With the help of local residents, Architects Rudanko Kankkunen have built a colourful vocational school for Sra Pou village – which they also helped to raise funds for
In the spring of 2010, Aalto graduate students Hilla Rudanko and Anssi Kankkunen travelled to
Eventually, the pair got in touch with Blue Tent. Through their correspondence with the local NGO, the two-person team discovered a great need for a vocational school in Sra Pou village, one of
Sra Pou lacked spaces for congregation and Blue Tent hoped to empower the community by giving them a vocational school. They wanted the school to be a place where people of all ages could gather and learn to make their own living.
However, funding proved a major issue. While the site had already been secured, Rudanko and Kankkunen could not rely on Blue Tent for funding. “The building project was so big, they couldn’t get it together,” recalls Rudanko. The two architects contacted various Finnish companies and posted a video on Wefund.com in search of donors. Eventually, they received enough personal and corporate donations to build the vocational school.
With a six-week timeline and US$15,000 budget, Rudanko and Kankkunen worked with the local community in constructing the school. “Blue Tent wanted to use a lot of the money on labour and less money on materials,” says Rudanko. “They had a concern that if we used innovative materials, they might think it was too awkward and unsafe.”
The vocational school was a community effort, built by the hand of its residents. No machines were used except for an electric drill. “People made fun of it because it was the only electric machine onsite,” says Rudanko. “Everyone was onsite. Kids would play here after school.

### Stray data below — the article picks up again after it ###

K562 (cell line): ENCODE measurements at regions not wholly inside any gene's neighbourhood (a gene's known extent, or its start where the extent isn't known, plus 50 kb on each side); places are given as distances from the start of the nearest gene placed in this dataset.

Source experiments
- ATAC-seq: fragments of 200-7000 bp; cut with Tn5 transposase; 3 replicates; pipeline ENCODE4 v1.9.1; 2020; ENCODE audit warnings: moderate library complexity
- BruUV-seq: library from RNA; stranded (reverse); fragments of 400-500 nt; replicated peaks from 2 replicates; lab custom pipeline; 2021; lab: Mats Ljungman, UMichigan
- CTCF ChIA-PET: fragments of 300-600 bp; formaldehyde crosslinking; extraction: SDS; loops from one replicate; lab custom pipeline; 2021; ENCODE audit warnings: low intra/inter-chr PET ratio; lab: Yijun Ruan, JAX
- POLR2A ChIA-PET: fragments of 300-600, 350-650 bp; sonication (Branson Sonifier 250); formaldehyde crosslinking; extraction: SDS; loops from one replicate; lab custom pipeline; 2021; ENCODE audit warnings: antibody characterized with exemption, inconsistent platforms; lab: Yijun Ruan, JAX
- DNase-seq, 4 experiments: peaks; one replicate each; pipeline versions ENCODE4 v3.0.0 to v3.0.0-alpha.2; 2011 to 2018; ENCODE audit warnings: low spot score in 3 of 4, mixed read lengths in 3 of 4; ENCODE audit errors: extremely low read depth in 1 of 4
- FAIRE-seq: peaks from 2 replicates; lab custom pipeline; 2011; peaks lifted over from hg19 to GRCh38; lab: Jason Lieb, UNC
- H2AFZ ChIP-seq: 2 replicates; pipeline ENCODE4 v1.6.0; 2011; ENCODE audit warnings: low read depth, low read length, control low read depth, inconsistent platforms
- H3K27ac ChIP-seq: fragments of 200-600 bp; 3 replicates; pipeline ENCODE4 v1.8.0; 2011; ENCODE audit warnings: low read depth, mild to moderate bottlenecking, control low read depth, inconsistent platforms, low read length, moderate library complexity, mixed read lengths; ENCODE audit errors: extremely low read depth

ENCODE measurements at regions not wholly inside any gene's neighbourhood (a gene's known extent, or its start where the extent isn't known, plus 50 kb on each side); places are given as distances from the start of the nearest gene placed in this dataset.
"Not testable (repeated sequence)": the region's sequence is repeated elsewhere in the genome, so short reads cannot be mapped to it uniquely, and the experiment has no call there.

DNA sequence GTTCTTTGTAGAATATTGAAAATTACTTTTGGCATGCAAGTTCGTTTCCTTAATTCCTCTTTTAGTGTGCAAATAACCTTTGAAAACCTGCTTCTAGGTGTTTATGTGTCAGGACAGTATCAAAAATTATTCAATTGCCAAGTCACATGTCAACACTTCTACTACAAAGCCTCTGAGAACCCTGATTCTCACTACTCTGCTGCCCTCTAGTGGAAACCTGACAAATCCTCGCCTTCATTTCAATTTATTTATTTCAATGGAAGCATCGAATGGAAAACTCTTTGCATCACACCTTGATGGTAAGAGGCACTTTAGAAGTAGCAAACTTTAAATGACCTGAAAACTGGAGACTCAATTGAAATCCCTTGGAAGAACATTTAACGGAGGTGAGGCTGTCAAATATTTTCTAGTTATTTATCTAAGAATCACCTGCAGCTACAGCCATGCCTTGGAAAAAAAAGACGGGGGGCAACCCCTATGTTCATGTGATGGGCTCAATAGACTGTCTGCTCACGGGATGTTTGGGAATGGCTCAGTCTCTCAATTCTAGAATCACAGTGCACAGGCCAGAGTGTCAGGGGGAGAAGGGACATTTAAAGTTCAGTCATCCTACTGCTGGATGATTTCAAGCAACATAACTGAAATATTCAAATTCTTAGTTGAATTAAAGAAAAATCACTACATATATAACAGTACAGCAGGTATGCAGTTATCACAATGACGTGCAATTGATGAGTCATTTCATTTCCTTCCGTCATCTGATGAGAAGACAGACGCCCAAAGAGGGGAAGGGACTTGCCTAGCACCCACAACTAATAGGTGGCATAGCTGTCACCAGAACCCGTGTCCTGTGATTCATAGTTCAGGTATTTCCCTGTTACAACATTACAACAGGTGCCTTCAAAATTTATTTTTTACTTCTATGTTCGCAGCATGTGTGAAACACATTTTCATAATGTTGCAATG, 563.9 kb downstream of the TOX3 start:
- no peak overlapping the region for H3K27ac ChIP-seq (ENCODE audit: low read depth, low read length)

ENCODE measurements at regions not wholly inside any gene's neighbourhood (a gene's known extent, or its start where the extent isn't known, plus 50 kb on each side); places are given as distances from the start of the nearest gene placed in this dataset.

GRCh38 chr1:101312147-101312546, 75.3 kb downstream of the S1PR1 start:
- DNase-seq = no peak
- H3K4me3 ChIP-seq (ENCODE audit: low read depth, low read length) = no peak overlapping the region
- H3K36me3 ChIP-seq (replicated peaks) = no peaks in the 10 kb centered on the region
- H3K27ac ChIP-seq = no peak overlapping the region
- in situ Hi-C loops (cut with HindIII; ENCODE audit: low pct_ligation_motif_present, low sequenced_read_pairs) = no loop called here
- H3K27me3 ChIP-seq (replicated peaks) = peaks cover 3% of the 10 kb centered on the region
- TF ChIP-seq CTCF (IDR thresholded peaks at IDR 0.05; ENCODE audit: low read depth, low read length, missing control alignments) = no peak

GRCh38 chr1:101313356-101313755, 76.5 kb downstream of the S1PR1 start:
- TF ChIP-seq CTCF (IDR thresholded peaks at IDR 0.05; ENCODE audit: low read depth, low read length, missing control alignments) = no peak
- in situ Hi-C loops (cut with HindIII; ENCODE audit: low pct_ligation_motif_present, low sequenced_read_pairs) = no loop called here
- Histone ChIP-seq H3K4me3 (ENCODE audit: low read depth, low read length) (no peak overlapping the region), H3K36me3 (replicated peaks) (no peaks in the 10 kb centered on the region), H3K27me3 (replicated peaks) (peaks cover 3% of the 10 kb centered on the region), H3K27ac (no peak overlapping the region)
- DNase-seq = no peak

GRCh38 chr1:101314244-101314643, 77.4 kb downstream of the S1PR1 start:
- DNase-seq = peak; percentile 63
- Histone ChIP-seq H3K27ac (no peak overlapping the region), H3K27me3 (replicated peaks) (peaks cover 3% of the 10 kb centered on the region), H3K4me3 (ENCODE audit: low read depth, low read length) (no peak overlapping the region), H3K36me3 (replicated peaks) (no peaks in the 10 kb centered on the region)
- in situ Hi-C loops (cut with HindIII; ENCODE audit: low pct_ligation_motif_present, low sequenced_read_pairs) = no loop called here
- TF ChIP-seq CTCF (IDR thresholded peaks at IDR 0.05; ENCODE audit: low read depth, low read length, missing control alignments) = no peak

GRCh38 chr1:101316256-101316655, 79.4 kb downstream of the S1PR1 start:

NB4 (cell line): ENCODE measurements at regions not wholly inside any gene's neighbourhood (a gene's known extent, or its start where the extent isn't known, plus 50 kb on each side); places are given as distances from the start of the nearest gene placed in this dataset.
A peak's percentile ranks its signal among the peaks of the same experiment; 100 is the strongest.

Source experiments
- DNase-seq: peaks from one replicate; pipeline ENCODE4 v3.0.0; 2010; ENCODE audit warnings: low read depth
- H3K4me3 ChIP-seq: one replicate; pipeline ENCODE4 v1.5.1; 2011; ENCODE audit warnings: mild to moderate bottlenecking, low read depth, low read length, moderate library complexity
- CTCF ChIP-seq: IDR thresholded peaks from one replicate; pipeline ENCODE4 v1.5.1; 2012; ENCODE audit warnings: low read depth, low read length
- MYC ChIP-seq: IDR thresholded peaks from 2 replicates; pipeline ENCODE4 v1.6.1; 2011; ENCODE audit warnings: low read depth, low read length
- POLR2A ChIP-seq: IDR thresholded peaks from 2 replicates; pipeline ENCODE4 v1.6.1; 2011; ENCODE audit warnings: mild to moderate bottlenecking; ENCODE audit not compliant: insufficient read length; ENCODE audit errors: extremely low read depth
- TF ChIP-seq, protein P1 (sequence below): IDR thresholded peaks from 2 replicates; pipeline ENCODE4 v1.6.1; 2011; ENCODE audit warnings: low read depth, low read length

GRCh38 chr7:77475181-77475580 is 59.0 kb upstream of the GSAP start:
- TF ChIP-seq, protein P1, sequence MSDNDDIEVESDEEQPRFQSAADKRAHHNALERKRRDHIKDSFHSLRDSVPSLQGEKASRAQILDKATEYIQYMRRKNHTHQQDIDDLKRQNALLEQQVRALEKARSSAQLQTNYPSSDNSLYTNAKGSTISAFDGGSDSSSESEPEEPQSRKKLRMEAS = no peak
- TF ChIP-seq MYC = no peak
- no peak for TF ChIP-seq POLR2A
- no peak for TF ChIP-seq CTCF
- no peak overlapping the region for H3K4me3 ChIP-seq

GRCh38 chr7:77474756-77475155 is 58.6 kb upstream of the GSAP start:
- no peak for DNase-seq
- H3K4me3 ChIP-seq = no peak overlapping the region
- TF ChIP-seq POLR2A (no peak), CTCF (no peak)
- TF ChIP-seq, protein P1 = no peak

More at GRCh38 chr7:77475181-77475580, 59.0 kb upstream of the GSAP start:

The highlight of the structure are its colourful doors. “They are the element we are very excited about,” says Rudanko. Made from palm leaves and bamboo by local handicraftsmen, the architects came up with the design during their initial visit to Sra Pou in 2010. “We were involved in designing activities and planning teaching the community,” says Rudanko. “Traditionally, basket-making is a main source of living in Sra Pou. We saw a way of incorporating this technique of weaving into the doors.”
Additionally, handmade and sun-dried soil blocks were used throughout the structure. Commonly used for sandhouses, the technique of developing these blocks was already familiar to the local craftsmen. “Most people who work with making soil blocks sell their labour to Habitat for Humanity. They understand its different qualities,” says Rudanko. “This project shows it can be applied to non-standard buildings like a school.”
Laid out in a perforated pattern, the soil blocks are placed to encourage indirect sunlight and natural ventilation through the space. “These small holes work well in providing a completely shaded, cool space,” says Rudanko. Bright and colourful shutters also allow users to block the sun while promoting a welcoming environment.
“It was helpful to know how the place would be used,” says Rudanko. On the bottom floor, the architects designed classrooms for handicraft and motorcycle repair workshops. Upstairs, the space is meant for more peaceful activities like sewing and computer-training. The school coordinator’s office is also upstairs. “He wanted to be like a secretary receiving his students,” says Rudanko. “It’s the way he works. He has to talk to everyone.”
Sra Pou vocational school was completed in April this year, and continues to be operated by local NGO Blue Tent, providing villagers public space and training so that they can learn the skills needed to earn their own living.